Tuesday, July 9, 2019

NLRB offers significant and important guidance on its new(ish) employee handbook rules


It’s been just over 18 months since the NLRB decided Boeing Co., perhaps its most significant decision in decades. It rewrote more than a decade of precedent by overturning its Lutheran Heritage standard regarding when facially neutral employment policies violate the rights of employees to engage in concerted activity protected by section 7 of the National Labor Relations Act.

In Boeing, the Board scrapped Lutheran Heritage’s “reasonably construe” test (a work rule violates section 7 if an employee could “reasonably construe” an infringement of their section 7 rights) with a test that balances “asserted business justifications and the invasion of employee rights” by weighing “(i) the nature and extent of the potential impact on NLRA rights, and (ii) legitimate justifications associated with the requirement(s).” It was a huge win for employers drafting and issuing workplace policies.

In applying this balancing, the Board announced the three-tiered approach to analyzing the legality of employee handbook and other workplace rules.

Category 1: Rules that are Generally Lawful to Maintain, which, when reasonably interpreted, do not prohibit or interfere with the exercise of rights guaranteed by the Act, or the business justification for which outweighs any potential adverse impact on protected rights

Category 2: Rules Warranting Individualized Scrutiny, which are not obviously lawful or unlawful, and must be evaluated on a case-by-case basis to determine whether the rule would interfere with rights guaranteed by the NLRA, and if so, whether any adverse impact on those rights is outweighed by legitimate justifications.

Category 3: Rules that are Unlawful to Maintain, which are generally unlawful because they would prohibit or limit NLRA-protected conduct, and the adverse impact on the rights guaranteed by the NLRA outweighs any justifications associated with the rule.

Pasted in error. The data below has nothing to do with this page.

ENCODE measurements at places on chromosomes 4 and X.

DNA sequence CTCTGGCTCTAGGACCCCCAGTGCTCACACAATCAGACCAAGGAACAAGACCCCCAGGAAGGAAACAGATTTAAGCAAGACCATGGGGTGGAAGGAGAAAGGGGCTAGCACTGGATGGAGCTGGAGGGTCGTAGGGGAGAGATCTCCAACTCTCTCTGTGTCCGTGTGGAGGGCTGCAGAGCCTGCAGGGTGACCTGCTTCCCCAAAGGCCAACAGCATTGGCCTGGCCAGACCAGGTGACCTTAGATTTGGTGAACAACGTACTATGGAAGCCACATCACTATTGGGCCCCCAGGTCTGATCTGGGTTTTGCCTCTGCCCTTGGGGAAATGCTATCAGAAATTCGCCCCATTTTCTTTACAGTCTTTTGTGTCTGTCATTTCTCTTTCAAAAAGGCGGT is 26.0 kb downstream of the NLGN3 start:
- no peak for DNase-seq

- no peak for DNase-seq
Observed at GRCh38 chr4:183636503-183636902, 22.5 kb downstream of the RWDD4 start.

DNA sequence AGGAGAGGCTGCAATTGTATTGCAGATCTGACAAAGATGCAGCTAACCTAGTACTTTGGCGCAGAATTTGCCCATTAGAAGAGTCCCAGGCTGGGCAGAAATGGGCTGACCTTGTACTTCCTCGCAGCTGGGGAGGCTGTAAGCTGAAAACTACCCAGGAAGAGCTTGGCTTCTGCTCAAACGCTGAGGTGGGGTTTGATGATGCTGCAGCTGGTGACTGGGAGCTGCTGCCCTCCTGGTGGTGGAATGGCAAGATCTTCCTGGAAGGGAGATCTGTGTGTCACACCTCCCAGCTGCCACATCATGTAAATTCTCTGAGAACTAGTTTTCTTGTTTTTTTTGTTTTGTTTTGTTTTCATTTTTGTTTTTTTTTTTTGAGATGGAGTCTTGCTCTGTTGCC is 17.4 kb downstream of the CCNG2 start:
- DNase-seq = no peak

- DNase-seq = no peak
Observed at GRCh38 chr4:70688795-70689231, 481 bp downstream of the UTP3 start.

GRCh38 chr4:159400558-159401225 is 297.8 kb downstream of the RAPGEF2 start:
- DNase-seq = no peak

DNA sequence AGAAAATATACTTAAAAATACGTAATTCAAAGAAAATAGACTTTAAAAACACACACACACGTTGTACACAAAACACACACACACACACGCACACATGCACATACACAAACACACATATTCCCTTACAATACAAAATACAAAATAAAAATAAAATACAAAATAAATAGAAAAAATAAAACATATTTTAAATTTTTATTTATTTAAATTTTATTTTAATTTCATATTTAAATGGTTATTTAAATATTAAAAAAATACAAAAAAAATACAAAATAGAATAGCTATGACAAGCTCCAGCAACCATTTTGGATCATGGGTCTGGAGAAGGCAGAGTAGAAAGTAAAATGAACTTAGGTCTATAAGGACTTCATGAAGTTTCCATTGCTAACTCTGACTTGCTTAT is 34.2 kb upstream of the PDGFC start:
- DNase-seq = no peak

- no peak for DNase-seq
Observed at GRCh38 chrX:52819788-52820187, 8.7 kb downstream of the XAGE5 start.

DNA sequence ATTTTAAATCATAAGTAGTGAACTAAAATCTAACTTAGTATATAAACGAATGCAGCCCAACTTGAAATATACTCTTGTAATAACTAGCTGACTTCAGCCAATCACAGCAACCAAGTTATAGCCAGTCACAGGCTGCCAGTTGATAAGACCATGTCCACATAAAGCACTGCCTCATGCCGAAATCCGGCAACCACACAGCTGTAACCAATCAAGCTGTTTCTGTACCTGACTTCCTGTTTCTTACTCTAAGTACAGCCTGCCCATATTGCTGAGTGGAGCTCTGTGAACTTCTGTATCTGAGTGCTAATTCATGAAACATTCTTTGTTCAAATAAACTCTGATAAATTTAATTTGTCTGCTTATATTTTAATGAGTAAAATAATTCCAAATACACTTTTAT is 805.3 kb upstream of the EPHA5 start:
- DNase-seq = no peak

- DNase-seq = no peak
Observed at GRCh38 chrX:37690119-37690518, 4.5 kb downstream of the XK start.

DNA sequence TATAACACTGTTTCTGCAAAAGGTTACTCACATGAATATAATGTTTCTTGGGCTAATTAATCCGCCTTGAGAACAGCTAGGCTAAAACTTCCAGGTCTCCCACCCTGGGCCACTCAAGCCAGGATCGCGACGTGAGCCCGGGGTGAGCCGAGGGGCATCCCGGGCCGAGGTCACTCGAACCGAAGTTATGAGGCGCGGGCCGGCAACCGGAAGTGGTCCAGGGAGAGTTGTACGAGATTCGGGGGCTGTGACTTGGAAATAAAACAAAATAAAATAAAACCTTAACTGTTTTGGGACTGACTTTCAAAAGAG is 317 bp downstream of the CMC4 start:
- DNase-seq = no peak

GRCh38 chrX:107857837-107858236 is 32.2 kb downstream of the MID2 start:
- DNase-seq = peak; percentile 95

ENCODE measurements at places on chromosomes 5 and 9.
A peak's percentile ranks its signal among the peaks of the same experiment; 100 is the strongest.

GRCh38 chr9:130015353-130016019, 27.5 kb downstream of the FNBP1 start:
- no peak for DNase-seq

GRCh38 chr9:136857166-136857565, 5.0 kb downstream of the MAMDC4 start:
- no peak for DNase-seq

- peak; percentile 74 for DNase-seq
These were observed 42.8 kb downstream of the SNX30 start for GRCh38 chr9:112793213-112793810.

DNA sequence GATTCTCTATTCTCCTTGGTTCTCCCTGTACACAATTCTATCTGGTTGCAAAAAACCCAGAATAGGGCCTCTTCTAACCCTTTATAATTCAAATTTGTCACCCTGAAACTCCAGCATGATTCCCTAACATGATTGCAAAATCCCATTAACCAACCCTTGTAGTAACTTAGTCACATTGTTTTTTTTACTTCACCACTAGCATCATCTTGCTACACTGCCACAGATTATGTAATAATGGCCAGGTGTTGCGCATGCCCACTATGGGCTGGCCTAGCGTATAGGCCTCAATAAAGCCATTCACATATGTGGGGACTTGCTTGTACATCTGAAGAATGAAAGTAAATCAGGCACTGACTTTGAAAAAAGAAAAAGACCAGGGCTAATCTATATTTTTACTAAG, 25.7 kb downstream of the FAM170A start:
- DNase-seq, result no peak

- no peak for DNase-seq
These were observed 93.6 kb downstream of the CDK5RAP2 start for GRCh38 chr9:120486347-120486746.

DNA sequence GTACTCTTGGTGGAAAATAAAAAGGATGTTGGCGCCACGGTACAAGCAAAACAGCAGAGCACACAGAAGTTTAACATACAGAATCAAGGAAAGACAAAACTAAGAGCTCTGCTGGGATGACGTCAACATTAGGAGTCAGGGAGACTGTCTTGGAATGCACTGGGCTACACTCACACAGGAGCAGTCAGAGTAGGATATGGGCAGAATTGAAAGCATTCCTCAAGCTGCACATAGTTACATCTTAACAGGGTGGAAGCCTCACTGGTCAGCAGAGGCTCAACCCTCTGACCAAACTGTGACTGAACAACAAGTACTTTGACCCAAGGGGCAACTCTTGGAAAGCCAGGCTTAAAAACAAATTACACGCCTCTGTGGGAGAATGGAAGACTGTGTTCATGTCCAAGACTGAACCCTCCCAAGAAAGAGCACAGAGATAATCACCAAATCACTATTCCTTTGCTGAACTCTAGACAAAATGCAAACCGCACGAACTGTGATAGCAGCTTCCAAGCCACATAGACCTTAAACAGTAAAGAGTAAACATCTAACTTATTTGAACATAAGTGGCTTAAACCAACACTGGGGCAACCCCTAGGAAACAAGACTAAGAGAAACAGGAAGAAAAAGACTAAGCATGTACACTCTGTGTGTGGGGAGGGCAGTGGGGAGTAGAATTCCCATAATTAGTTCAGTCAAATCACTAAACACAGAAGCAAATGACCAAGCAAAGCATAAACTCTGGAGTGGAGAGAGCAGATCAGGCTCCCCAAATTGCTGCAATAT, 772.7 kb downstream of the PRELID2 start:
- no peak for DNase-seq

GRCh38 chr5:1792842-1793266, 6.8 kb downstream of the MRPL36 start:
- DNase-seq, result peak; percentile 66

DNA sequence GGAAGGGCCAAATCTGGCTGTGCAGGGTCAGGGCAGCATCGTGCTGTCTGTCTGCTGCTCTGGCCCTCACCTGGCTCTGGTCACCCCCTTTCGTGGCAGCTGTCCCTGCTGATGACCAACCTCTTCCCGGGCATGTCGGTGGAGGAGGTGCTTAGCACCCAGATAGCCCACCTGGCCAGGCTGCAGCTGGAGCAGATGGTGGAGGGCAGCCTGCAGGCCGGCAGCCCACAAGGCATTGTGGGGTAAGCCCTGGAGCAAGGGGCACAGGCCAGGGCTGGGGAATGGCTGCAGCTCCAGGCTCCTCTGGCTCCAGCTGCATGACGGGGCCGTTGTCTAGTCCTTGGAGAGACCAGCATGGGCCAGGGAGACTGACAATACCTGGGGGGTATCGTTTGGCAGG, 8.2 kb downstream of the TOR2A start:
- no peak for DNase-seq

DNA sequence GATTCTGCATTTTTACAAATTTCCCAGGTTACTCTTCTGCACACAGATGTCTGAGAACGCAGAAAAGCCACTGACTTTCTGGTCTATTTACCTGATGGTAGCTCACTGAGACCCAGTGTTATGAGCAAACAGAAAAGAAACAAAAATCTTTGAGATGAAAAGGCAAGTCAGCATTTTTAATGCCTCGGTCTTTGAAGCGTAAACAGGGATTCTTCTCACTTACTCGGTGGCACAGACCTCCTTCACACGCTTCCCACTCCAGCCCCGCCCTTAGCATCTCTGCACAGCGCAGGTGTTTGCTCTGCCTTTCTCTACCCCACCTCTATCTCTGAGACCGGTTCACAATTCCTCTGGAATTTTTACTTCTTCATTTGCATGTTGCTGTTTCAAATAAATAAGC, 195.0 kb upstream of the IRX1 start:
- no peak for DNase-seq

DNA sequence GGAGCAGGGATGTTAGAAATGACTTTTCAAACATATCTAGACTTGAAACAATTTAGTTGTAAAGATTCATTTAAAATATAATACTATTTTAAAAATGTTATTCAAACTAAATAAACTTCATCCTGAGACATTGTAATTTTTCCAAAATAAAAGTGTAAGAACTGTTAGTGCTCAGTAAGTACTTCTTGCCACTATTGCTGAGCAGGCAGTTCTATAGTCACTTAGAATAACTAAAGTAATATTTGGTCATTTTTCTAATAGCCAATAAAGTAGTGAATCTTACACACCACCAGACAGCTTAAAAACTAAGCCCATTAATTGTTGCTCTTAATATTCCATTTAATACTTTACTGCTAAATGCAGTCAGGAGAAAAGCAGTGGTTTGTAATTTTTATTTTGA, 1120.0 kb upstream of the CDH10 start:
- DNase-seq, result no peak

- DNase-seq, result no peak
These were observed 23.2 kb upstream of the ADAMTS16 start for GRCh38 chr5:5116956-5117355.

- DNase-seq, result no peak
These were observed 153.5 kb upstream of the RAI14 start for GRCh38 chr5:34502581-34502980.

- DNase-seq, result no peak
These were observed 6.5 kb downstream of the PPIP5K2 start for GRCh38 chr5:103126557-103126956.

Last month, the NLRB Office of General Counsel released its advice memo in Coastal Shower Doors (curiously dated 8/30/2018), which passed judgment on the legality or illegality of 10 different handbook provisions under the Boeing standard.

  1. “Obtaining unauthorized confidential information pertaining to clients or employees.” Lawful Category 1 confidentiality rule.

  2. “Rude, discourteous or unbusinesslike behavior; creating a disturbance on Company premises or creating discord with clients or fellow employees.” Lawful Category 1 civility/disruptive-behavior policy.

  3. “Soliciting, collecting money, or distributing bills or pamphlets on Company property by employees during non-working time, including rest and meal periods, is not restricted so long as such activity is in good taste.” Lawful Category 1 solicitation/distribution policy.

  4. “Un-business-like conduct, on or off Company premises, which adversely affects the Company services, property, reputation or goodwill in the community, or interferes with work.” Lawful Category 1 on-duty conduct rule, and lawful Category 2 off-duty conduct rule.

  5. “… all information gathered by, retained or generated by the Company is confidential. There shall be no disclosure of any confidential information to anyone outside the Company without the appropriate authorization. . . . nothing in this policy is intended to infringe upon employee rights under Section Seven (7) of the National Labor Relations Act (NLRA).” Unlawful Category 3 rule.

  6. “Disparaging, abusive, profane, or offensive language (materials that would adversely or negatively reflect upon the Company or be contrary to the Company best interests) and any illegal activities—including piracy, cracking, extortion, blackmail, copyright infringement, and unauthorized access to any computers on the Internet or email—are forbidden.” Lawful Category 1 civility and on-duty misconduct rule.

  7. “Employees should refrain from posting derogatory information about the Company on any such sites and proceed with any grievances or complaints through the normal channels.” Unlawful Category 3 rule.

  8. “Employees may not post any statements, photographs, video, or audio that reasonably could be viewed as disparaging to employees.” Lawful Category 1 civility rule.

  9. “Employees may not post to any on-line forums … providing any Company telephone number or extension. Do not create a link from any personal blog, website or other social networking site to a Company website without identifying oneself as an employee of the Company.” Part lawful Category 1 rule (as to self-identification) , and part unlawful Category 2 rule (as to telephone number ban).

  10. “The use of personal cell phones or other mobile devices is prohibited during working hours for personal use, including phone calls, texting and downloading of web content.” Unlawful Category 2 rule.

This memo, which delves into a lot more detail on each of the 10 policies, is required reading for anyone drafting, re-writing, or reviewing an employee handbook, and offers great insight into how the NLRB will judge policies under its relatively new Boeing test.

* Photo by Jessica To’oto’o on Unsplash
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